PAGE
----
The abdomen can be broadly divided into four quadrants: right upper, left upper, right lower, and left lower. Additionally, the epigastric area, just under the xiphoid process, is a key area for assessment. Understanding the location of pain may help in determining the cause of the origin of the pain. Right-upper quadrant pain may be because of cholecystitis, hepatitis, or ulcers. Left-upper quadrant pain may involve the spleen or stomach. Right-lower quadrant pain may be appendicitis or diverticulitis, and left-lower quadrant pain may be from colitis, or diverticulitis. Depending on the gender of the patient, lower abdominal pain can stem from genitourinary processes such as ectopic pregnancy and pelvic inflammatory disease in the female, or testicular disease in the male patient. Diffuse abdominal pain can be from a multitude of causes (Penner, Fishman, & Majumdar, 2016).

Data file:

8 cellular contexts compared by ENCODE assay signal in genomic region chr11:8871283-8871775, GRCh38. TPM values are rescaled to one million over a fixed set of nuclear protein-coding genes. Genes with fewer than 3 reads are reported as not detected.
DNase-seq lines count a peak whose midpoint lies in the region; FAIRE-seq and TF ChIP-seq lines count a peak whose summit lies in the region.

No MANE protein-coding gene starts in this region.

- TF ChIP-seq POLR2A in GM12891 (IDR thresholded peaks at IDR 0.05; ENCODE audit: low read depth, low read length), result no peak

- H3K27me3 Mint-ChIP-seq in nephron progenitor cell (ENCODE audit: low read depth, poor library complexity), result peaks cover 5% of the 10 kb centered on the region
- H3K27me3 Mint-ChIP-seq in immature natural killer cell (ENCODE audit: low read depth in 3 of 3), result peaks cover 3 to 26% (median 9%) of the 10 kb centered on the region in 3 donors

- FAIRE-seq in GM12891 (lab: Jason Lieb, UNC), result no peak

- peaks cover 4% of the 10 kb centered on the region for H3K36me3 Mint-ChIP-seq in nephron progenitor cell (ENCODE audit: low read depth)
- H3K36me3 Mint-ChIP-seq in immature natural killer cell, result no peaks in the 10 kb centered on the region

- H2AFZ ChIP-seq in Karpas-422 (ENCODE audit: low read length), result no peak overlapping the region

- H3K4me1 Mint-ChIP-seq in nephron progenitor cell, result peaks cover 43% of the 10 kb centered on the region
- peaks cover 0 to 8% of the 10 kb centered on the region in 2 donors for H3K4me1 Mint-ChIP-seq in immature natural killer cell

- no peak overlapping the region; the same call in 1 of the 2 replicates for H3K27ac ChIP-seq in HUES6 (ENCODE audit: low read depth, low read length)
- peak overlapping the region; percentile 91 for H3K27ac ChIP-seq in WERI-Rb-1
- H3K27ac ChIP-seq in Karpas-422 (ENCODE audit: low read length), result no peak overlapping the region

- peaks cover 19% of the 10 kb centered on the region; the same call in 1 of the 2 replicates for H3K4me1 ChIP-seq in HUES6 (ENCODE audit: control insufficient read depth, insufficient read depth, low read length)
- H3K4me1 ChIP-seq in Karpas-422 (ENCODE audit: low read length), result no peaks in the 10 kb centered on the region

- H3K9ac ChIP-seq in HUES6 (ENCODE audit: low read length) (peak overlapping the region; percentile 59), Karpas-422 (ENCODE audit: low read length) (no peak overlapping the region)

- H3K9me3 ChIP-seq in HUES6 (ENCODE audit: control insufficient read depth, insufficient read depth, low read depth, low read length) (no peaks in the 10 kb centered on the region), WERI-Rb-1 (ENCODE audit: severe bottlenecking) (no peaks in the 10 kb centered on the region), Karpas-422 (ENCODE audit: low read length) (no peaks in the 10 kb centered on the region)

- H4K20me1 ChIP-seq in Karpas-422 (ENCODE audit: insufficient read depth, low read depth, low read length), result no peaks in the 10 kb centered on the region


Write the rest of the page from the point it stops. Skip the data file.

Pediatric patients with abdominal pain pose a challenge with diagnosis and may vary widely with age. In the infant through toddler years, patients may not be able to adequately describe their pain. Many of the differential diagnoses remain salient; however, in the very young infant, consider pyloric stenosis, intussusception, Hirschsprung’s disease, and Meckel’s diverticulitis. Pediatric patients may become dehydrated faster than adults, so fluid balance is key. Also, 6pediatric patients can cardiovascular compensate longer than adults; however, when the decompensation occurs, it happens rapidly. To assess a pediatric patient frequently and thoroughly, keep a high index of suspicion for serious disease.